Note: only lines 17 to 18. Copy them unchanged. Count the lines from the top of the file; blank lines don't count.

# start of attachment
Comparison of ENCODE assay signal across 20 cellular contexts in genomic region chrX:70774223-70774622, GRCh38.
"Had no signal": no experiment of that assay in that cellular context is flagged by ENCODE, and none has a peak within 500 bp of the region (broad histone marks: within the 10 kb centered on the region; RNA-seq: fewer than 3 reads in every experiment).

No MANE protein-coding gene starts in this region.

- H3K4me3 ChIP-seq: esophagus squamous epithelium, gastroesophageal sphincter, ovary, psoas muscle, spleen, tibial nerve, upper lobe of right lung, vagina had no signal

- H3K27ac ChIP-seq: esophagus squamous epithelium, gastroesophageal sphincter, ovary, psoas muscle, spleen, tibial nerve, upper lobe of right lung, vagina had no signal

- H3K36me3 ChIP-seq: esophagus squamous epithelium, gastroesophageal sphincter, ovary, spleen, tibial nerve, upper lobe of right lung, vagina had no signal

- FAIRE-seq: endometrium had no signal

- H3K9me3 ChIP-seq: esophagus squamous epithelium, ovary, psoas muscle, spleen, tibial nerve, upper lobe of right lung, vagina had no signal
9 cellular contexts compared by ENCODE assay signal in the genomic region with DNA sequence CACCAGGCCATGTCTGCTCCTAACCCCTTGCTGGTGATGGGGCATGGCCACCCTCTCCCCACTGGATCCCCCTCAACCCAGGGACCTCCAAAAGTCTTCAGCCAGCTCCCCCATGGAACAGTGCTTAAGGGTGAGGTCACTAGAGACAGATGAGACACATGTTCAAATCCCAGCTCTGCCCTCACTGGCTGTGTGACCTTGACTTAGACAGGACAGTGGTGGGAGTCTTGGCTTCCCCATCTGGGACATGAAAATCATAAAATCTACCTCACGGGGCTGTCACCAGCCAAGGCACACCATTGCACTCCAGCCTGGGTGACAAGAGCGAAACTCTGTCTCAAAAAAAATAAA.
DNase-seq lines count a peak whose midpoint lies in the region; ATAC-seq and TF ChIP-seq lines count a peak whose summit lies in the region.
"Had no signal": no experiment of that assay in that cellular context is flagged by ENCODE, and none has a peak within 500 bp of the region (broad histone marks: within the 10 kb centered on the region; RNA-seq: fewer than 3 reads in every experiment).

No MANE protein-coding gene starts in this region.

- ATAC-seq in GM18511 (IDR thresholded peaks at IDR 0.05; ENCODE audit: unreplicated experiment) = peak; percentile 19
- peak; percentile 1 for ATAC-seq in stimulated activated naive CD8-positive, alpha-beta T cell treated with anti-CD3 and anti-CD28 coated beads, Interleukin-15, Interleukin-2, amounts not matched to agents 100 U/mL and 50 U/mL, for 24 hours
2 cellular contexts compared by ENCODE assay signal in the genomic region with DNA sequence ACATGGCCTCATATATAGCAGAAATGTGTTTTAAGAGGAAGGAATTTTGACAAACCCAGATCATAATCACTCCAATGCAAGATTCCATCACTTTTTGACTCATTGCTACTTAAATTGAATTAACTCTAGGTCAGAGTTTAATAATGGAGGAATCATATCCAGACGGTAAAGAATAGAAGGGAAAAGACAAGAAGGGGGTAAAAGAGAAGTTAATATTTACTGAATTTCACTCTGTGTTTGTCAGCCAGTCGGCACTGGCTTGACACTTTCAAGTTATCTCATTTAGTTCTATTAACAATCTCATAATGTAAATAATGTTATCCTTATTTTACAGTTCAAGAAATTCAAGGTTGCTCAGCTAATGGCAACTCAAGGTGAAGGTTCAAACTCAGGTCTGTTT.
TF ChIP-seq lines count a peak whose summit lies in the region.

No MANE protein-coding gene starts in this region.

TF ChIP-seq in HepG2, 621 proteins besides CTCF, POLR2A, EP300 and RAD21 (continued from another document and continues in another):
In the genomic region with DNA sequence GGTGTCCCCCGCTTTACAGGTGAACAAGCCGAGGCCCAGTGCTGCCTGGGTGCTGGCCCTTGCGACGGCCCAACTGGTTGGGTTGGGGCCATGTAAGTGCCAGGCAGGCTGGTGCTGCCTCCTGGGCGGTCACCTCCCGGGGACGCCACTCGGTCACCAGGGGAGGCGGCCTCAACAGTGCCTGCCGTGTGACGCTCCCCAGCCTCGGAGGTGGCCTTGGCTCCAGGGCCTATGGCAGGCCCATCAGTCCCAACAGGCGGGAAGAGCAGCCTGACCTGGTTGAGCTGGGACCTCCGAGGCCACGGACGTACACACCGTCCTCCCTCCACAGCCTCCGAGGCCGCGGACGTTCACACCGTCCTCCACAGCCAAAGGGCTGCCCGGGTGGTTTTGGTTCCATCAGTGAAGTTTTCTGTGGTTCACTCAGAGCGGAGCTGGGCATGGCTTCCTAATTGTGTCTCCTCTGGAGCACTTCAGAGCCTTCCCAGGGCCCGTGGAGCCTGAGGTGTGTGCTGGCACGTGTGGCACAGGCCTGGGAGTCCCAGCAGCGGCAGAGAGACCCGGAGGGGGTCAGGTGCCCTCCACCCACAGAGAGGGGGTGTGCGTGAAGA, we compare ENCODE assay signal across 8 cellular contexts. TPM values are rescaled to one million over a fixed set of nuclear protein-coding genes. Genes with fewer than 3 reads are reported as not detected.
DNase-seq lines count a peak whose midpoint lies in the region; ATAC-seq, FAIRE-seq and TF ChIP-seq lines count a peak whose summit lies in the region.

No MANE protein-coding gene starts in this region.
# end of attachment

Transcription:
No MANE protein-coding gene starts in this region.

TF ChIP-seq in HepG2, 621 proteins besides CTCF, POLR2A, EP300 and RAD21 (continued from another document and continues in another):